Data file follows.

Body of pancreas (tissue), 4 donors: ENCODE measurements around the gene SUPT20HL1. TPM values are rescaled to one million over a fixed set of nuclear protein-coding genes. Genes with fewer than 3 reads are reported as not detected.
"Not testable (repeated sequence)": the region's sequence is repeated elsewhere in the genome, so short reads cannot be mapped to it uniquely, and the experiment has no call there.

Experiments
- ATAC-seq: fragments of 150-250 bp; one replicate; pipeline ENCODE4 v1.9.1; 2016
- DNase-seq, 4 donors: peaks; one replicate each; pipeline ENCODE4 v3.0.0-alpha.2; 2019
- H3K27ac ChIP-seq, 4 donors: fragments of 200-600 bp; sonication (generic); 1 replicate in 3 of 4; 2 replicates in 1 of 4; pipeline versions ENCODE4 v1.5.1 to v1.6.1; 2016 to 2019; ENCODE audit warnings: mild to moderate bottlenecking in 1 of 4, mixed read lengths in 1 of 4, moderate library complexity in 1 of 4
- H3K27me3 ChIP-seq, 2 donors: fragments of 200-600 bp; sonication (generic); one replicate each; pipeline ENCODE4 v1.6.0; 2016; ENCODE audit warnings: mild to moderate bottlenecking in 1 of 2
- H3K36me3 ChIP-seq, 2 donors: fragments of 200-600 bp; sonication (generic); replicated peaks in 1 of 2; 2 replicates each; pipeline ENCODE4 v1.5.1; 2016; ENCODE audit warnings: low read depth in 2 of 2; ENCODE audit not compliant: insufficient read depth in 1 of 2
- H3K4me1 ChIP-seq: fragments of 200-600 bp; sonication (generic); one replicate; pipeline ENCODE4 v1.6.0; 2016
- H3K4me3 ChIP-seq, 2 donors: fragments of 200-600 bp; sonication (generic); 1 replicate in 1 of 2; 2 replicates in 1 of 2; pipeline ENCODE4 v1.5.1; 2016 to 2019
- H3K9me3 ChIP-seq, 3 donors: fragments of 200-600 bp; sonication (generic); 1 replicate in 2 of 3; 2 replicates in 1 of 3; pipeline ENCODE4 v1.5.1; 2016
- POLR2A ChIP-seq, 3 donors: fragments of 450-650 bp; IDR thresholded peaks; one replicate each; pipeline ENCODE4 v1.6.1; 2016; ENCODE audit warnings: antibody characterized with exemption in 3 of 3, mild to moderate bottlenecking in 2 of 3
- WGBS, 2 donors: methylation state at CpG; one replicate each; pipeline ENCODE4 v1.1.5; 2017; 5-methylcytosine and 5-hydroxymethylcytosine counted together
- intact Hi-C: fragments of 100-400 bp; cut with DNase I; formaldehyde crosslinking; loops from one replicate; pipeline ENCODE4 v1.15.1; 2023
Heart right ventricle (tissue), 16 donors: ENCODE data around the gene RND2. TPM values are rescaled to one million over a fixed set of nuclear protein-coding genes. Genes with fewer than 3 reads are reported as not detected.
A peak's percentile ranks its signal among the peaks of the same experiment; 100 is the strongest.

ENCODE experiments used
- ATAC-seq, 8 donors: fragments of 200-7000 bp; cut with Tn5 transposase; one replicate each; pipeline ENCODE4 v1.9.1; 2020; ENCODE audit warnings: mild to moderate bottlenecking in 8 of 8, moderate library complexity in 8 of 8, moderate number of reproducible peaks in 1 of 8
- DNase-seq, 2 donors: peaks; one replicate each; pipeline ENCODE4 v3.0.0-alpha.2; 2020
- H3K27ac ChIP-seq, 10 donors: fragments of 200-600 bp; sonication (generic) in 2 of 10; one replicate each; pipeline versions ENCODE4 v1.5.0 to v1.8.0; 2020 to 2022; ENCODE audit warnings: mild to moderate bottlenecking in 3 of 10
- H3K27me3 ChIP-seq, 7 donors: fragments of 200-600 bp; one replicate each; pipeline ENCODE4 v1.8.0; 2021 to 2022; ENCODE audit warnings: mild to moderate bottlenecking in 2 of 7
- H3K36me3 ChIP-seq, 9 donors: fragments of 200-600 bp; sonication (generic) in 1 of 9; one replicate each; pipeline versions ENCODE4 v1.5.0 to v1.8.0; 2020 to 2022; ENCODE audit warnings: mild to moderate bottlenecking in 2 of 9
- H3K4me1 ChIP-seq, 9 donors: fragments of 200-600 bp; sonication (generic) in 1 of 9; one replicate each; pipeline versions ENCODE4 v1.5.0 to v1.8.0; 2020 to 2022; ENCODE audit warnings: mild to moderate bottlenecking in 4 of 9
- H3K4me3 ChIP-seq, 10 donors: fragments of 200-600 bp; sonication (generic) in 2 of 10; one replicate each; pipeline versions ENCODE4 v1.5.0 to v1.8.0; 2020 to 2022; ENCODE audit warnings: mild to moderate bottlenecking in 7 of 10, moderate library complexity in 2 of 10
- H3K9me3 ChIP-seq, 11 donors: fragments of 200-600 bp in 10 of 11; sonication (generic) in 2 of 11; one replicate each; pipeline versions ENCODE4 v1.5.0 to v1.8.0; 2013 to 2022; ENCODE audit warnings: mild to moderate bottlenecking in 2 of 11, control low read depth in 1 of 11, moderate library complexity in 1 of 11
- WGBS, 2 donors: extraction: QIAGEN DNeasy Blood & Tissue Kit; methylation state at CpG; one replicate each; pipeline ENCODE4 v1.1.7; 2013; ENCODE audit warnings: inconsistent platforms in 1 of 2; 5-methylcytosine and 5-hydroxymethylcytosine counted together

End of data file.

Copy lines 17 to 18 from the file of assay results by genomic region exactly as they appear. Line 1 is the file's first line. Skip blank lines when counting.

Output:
ENCODE experiments used
- ATAC-seq, 8 donors: fragments of 200-7000 bp; cut with Tn5 transposase; one replicate each; pipeline ENCODE4 v1.9.1; 2020; ENCODE audit warnings: mild to moderate bottlenecking in 8 of 8, moderate library complexity in 8 of 8, moderate number of reproducible peaks in 1 of 8